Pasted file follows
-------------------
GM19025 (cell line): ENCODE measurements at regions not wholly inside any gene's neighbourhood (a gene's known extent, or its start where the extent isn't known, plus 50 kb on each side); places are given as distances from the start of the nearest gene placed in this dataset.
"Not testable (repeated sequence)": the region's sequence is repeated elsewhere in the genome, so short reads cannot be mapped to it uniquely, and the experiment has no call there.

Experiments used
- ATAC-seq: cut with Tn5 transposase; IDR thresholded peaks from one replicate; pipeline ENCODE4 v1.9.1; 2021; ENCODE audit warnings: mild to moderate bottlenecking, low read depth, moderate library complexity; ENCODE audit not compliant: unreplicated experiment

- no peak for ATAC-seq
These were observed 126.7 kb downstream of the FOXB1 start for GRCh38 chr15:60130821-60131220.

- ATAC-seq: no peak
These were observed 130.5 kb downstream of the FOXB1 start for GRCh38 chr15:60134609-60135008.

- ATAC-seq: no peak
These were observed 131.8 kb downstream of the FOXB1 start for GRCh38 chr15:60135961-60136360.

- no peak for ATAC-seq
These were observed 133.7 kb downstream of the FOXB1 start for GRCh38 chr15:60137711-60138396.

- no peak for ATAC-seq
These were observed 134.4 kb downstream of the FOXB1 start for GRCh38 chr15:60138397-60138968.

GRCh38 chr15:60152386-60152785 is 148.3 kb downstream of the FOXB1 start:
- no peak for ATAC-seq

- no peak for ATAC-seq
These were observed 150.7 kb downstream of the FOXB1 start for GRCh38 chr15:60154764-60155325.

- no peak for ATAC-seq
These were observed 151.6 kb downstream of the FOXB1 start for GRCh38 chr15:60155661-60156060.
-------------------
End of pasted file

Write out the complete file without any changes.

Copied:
GM19025 (cell line): ENCODE measurements at regions not wholly inside any gene's neighbourhood (a gene's known extent, or its start where the extent isn't known, plus 50 kb on each side); places are given as distances from the start of the nearest gene placed in this dataset.
"Not testable (repeated sequence)": the region's sequence is repeated elsewhere in the genome, so short reads cannot be mapped to it uniquely, and the experiment has no call there.

Experiments used
- ATAC-seq: cut with Tn5 transposase; IDR thresholded peaks from one replicate; pipeline ENCODE4 v1.9.1; 2021; ENCODE audit warnings: mild to moderate bottlenecking, low read depth, moderate library complexity; ENCODE audit not compliant: unreplicated experiment

- no peak for ATAC-seq
These were observed 126.7 kb downstream of the FOXB1 start for GRCh38 chr15:60130821-60131220.

- ATAC-seq: no peak
These were observed 130.5 kb downstream of the FOXB1 start for GRCh38 chr15:60134609-60135008.

- ATAC-seq: no peak
These were observed 131.8 kb downstream of the FOXB1 start for GRCh38 chr15:60135961-60136360.

- no peak for ATAC-seq
These were observed 133.7 kb downstream of the FOXB1 start for GRCh38 chr15:60137711-60138396.

- no peak for ATAC-seq
These were observed 134.4 kb downstream of the FOXB1 start for GRCh38 chr15:60138397-60138968.

GRCh38 chr15:60152386-60152785 is 148.3 kb downstream of the FOXB1 start:
- no peak for ATAC-seq

- no peak for ATAC-seq
These were observed 150.7 kb downstream of the FOXB1 start for GRCh38 chr15:60154764-60155325.

- no peak for ATAC-seq
These were observed 151.6 kb downstream of the FOXB1 start for GRCh38 chr15:60155661-60156060.